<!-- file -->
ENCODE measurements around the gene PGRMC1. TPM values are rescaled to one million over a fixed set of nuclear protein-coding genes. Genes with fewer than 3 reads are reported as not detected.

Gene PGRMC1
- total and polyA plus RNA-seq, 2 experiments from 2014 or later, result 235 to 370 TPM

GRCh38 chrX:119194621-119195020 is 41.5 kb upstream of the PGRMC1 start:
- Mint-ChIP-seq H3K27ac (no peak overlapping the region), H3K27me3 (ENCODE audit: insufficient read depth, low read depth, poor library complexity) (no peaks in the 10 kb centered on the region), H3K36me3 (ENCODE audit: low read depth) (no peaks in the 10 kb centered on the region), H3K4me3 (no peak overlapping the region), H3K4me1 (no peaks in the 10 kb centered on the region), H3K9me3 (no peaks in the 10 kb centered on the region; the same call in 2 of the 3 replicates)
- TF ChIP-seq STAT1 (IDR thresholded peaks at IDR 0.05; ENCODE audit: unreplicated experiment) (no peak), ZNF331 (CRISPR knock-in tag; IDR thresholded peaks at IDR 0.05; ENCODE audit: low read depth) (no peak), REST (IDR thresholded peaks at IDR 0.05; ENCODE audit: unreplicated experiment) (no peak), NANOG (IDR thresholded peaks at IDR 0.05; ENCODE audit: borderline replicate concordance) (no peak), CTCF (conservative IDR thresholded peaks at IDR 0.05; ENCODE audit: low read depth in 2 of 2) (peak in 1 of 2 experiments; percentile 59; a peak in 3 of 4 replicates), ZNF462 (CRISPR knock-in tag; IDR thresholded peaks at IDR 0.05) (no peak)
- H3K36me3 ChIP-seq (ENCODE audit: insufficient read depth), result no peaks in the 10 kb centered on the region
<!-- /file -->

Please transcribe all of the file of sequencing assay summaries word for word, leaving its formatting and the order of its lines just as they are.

ENCODE measurements around the gene PGRMC1. TPM values are rescaled to one million over a fixed set of nuclear protein-coding genes. Genes with fewer than 3 reads are reported as not detected.

Gene PGRMC1
- total and polyA plus RNA-seq, 2 experiments from 2014 or later, result 235 to 370 TPM

GRCh38 chrX:119194621-119195020 is 41.5 kb upstream of the PGRMC1 start:
- Mint-ChIP-seq H3K27ac (no peak overlapping the region), H3K27me3 (ENCODE audit: insufficient read depth, low read depth, poor library complexity) (no peaks in the 10 kb centered on the region), H3K36me3 (ENCODE audit: low read depth) (no peaks in the 10 kb centered on the region), H3K4me3 (no peak overlapping the region), H3K4me1 (no peaks in the 10 kb centered on the region), H3K9me3 (no peaks in the 10 kb centered on the region; the same call in 2 of the 3 replicates)
- TF ChIP-seq STAT1 (IDR thresholded peaks at IDR 0.05; ENCODE audit: unreplicated experiment) (no peak), ZNF331 (CRISPR knock-in tag; IDR thresholded peaks at IDR 0.05; ENCODE audit: low read depth) (no peak), REST (IDR thresholded peaks at IDR 0.05; ENCODE audit: unreplicated experiment) (no peak), NANOG (IDR thresholded peaks at IDR 0.05; ENCODE audit: borderline replicate concordance) (no peak), CTCF (conservative IDR thresholded peaks at IDR 0.05; ENCODE audit: low read depth in 2 of 2) (peak in 1 of 2 experiments; percentile 59; a peak in 3 of 4 replicates), ZNF462 (CRISPR knock-in tag; IDR thresholded peaks at IDR 0.05) (no peak)
- H3K36me3 ChIP-seq (ENCODE audit: insufficient read depth), result no peaks in the 10 kb centered on the region